Lawyer’s book puts case for Profumo ‘scapegoat’

A BOOK which claims society osteopath Stephen Ward, who committed suicide after he was put on trial following the Profumo scandal in the 1960s, was innocent has been lodged with the Criminal Cases Review commission as an application to have his conviction overturned.

Lawyer Geoffrey Robertson QC has conducted an examination of the trial of Ward, who committed suicide before his conviction on charges of living on the earnings of prostitutes.

According to the publisher, Biteback Publishing, he demonstrates that Ward was innocent – Christine Keeler and Mandy Rice-Davies were not prostitutes, and they lived off his earnings as a successful osteopath and portrait painter.

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Ward, Keeler and Rice-Davies were key figures in the 1963 sex scandal, which threatened to topple the Conservative government of the time.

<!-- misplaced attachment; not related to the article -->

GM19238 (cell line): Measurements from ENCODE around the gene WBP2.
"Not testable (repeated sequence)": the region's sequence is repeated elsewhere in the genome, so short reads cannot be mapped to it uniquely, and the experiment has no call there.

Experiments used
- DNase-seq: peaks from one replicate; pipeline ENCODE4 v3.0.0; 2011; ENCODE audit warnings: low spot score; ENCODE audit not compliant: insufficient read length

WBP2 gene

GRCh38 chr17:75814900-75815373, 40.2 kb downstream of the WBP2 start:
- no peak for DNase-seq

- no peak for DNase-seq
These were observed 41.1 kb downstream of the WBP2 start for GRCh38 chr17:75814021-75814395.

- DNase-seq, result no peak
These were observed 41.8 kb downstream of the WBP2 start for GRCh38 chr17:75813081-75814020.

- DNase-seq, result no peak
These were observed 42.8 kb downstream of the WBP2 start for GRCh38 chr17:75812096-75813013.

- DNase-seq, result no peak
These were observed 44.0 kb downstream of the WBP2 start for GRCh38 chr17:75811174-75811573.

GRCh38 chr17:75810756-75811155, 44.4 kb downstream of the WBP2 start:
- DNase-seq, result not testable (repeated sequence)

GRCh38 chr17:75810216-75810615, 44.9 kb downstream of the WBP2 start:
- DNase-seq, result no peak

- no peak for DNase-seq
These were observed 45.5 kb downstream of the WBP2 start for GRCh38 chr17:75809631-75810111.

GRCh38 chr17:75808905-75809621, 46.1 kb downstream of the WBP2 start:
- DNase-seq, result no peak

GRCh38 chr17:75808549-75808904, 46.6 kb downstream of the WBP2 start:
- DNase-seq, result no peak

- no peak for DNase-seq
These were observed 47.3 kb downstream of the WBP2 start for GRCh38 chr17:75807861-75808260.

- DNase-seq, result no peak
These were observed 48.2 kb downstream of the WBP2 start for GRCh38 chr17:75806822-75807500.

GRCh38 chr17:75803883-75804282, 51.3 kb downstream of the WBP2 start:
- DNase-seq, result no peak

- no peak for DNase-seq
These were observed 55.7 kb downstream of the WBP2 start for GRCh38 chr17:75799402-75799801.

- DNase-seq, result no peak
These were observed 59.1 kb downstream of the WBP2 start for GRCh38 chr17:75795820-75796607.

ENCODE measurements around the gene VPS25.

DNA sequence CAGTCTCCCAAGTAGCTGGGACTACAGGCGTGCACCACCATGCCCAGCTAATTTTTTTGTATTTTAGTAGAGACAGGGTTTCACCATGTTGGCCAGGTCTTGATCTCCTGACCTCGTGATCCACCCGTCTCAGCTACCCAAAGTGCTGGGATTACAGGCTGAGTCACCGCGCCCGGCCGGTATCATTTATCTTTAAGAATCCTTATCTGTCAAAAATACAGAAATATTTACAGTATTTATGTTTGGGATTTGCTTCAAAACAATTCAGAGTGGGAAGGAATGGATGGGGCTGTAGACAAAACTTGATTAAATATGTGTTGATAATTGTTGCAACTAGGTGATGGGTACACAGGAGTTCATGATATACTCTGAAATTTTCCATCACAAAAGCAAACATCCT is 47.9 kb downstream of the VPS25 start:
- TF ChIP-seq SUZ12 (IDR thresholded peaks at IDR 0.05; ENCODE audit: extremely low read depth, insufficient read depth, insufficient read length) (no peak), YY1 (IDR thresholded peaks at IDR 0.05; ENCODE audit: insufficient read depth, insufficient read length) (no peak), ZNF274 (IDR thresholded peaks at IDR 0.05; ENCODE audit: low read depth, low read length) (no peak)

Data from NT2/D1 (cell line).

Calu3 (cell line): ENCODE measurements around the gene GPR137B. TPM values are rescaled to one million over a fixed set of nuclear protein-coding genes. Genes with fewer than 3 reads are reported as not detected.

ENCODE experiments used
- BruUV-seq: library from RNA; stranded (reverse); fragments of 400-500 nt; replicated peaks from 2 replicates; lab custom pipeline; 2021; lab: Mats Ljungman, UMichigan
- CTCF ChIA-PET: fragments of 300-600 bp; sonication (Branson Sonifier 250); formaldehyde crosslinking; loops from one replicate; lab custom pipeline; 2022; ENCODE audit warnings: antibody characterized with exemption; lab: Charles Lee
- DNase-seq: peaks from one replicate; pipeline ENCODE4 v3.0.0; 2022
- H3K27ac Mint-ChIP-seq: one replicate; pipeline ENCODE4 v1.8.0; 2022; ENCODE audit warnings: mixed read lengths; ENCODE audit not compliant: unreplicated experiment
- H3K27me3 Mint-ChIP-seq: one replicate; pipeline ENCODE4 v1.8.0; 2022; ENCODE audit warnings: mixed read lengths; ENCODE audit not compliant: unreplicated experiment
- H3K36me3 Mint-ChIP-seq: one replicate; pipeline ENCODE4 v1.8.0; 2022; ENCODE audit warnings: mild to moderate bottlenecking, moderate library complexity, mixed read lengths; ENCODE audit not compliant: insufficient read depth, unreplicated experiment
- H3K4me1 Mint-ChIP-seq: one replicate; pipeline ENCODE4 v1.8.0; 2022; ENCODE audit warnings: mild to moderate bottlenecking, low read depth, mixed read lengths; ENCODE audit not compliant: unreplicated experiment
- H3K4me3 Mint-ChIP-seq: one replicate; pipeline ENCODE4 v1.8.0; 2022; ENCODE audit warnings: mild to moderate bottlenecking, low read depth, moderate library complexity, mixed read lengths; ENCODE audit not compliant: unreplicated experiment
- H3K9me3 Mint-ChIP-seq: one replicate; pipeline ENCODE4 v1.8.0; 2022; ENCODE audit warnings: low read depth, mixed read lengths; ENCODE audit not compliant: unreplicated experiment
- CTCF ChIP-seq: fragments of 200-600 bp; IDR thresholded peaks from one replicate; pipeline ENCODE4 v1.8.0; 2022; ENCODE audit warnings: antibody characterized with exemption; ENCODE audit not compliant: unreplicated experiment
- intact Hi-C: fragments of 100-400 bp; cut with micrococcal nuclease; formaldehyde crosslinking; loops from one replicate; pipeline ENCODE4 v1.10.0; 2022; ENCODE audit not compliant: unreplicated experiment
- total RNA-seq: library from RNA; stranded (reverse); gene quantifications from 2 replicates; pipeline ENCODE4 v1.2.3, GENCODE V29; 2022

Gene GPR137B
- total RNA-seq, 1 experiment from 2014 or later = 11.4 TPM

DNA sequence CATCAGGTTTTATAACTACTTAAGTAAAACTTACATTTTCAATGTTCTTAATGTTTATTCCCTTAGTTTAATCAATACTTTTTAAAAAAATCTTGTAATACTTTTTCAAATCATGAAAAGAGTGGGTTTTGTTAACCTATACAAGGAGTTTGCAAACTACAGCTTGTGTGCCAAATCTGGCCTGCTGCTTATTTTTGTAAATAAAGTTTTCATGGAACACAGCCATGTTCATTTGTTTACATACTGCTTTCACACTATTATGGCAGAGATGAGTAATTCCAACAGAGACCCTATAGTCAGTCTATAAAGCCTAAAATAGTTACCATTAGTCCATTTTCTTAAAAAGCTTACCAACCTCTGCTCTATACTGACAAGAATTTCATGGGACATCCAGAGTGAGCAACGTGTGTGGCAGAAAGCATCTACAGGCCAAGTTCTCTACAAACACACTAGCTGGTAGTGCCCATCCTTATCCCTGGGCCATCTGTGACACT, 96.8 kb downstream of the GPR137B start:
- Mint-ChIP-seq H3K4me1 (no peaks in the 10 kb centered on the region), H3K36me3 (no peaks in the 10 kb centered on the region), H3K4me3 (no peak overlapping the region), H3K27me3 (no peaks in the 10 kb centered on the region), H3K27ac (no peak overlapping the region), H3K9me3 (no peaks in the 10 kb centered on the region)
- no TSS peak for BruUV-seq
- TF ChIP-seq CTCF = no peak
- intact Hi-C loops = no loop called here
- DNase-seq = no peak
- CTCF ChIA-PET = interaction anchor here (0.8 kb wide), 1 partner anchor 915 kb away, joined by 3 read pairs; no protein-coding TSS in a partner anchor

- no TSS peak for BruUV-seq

Ward is said to have introduced John Profumo, who later resigned as secretary of state for war, and showgirl Keeler at a party at Cliveden.

He took an overdose of sleeping tablets on the last day of his trial and was found guilty while in a coma.

Mr Robertson argues that Ward was made a scapegoat by Home Secretary Henry Brooke, who improperly ordered the police to begin a witch hunt. The book, called Stephen Ward Was Innocent, OK was being lodged with the Criminal Cases Review Commission.